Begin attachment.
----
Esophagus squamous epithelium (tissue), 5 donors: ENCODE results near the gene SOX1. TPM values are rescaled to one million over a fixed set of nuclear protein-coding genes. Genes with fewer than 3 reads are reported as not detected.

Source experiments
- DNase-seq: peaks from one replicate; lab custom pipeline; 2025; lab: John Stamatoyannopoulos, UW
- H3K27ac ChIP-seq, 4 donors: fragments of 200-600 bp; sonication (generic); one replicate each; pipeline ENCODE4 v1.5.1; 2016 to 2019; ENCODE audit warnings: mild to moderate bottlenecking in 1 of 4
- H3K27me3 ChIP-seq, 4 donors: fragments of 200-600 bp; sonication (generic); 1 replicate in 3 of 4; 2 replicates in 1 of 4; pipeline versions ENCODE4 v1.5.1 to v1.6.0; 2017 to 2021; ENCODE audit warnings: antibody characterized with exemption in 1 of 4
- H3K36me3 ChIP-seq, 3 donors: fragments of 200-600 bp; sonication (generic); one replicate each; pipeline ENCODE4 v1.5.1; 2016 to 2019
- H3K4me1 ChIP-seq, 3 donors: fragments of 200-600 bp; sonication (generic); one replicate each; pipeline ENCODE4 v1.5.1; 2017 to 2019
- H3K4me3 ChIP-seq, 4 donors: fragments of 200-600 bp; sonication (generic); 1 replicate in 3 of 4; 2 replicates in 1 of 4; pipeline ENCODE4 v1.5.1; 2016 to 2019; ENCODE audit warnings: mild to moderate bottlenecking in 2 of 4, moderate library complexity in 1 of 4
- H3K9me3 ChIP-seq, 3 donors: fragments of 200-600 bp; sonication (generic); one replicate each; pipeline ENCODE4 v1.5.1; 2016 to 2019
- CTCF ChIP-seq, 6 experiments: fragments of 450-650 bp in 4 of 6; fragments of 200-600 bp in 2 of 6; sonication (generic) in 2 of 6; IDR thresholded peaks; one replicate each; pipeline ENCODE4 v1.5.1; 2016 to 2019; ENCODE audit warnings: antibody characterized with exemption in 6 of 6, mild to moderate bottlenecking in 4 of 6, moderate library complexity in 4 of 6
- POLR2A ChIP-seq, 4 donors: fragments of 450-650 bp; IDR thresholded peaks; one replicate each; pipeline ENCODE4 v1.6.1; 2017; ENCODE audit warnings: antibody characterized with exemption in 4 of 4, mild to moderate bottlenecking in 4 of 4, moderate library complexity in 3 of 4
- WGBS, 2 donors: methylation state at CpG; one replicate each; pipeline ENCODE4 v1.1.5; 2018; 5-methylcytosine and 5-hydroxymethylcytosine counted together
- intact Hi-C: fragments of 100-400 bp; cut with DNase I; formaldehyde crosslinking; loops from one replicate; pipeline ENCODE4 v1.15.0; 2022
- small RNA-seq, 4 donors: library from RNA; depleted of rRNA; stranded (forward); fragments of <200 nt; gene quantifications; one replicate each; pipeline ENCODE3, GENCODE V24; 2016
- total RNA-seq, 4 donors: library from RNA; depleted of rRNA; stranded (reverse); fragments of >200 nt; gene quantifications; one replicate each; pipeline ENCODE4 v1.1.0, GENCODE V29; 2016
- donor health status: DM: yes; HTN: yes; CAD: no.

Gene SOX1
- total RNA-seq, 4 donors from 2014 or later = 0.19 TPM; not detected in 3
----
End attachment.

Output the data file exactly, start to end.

Esophagus squamous epithelium (tissue), 5 donors: ENCODE results near the gene SOX1. TPM values are rescaled to one million over a fixed set of nuclear protein-coding genes. Genes with fewer than 3 reads are reported as not detected.

Source experiments
- DNase-seq: peaks from one replicate; lab custom pipeline; 2025; lab: John Stamatoyannopoulos, UW
- H3K27ac ChIP-seq, 4 donors: fragments of 200-600 bp; sonication (generic); one replicate each; pipeline ENCODE4 v1.5.1; 2016 to 2019; ENCODE audit warnings: mild to moderate bottlenecking in 1 of 4
- H3K27me3 ChIP-seq, 4 donors: fragments of 200-600 bp; sonication (generic); 1 replicate in 3 of 4; 2 replicates in 1 of 4; pipeline versions ENCODE4 v1.5.1 to v1.6.0; 2017 to 2021; ENCODE audit warnings: antibody characterized with exemption in 1 of 4
- H3K36me3 ChIP-seq, 3 donors: fragments of 200-600 bp; sonication (generic); one replicate each; pipeline ENCODE4 v1.5.1; 2016 to 2019
- H3K4me1 ChIP-seq, 3 donors: fragments of 200-600 bp; sonication (generic); one replicate each; pipeline ENCODE4 v1.5.1; 2017 to 2019
- H3K4me3 ChIP-seq, 4 donors: fragments of 200-600 bp; sonication (generic); 1 replicate in 3 of 4; 2 replicates in 1 of 4; pipeline ENCODE4 v1.5.1; 2016 to 2019; ENCODE audit warnings: mild to moderate bottlenecking in 2 of 4, moderate library complexity in 1 of 4
- H3K9me3 ChIP-seq, 3 donors: fragments of 200-600 bp; sonication (generic); one replicate each; pipeline ENCODE4 v1.5.1; 2016 to 2019
- CTCF ChIP-seq, 6 experiments: fragments of 450-650 bp in 4 of 6; fragments of 200-600 bp in 2 of 6; sonication (generic) in 2 of 6; IDR thresholded peaks; one replicate each; pipeline ENCODE4 v1.5.1; 2016 to 2019; ENCODE audit warnings: antibody characterized with exemption in 6 of 6, mild to moderate bottlenecking in 4 of 6, moderate library complexity in 4 of 6
- POLR2A ChIP-seq, 4 donors: fragments of 450-650 bp; IDR thresholded peaks; one replicate each; pipeline ENCODE4 v1.6.1; 2017; ENCODE audit warnings: antibody characterized with exemption in 4 of 4, mild to moderate bottlenecking in 4 of 4, moderate library complexity in 3 of 4
- WGBS, 2 donors: methylation state at CpG; one replicate each; pipeline ENCODE4 v1.1.5; 2018; 5-methylcytosine and 5-hydroxymethylcytosine counted together
- intact Hi-C: fragments of 100-400 bp; cut with DNase I; formaldehyde crosslinking; loops from one replicate; pipeline ENCODE4 v1.15.0; 2022
- small RNA-seq, 4 donors: library from RNA; depleted of rRNA; stranded (forward); fragments of <200 nt; gene quantifications; one replicate each; pipeline ENCODE3, GENCODE V24; 2016
- total RNA-seq, 4 donors: library from RNA; depleted of rRNA; stranded (reverse); fragments of >200 nt; gene quantifications; one replicate each; pipeline ENCODE4 v1.1.0, GENCODE V29; 2016
- donor health status: DM: yes; HTN: yes; CAD: no.

Gene SOX1
- total RNA-seq, 4 donors from 2014 or later = 0.19 TPM; not detected in 3